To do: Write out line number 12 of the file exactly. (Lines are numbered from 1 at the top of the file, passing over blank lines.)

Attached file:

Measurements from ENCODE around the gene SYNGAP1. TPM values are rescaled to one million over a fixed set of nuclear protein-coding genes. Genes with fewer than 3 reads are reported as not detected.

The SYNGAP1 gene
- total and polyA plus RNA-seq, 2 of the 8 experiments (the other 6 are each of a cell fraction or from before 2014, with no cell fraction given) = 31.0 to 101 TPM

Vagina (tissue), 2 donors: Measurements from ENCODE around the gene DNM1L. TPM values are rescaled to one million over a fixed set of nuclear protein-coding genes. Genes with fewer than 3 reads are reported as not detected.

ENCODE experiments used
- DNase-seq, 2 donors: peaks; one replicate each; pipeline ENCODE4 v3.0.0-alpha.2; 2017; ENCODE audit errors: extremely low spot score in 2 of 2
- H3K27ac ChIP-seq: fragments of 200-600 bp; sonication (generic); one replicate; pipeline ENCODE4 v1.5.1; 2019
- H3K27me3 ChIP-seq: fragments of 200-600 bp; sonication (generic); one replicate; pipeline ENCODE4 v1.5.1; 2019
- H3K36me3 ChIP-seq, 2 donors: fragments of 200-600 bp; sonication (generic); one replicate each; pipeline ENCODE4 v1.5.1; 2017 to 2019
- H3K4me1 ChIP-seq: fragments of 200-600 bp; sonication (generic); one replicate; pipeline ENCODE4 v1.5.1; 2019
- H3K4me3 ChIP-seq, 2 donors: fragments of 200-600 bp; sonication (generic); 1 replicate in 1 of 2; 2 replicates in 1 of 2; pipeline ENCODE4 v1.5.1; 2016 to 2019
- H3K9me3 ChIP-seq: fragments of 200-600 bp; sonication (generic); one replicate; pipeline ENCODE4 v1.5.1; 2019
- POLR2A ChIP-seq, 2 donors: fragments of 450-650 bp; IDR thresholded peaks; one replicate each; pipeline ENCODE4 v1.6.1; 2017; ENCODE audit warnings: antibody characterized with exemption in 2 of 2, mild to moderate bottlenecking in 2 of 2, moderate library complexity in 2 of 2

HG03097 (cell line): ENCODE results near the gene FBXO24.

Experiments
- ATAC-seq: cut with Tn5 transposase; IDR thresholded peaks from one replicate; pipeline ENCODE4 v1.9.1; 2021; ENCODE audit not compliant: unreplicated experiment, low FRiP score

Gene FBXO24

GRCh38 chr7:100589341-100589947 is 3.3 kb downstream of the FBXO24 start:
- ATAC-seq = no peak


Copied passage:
- H3K9me3 ChIP-seq: fragments of 200-600 bp; sonication (generic); one replicate; pipeline ENCODE4 v1.5.1; 2019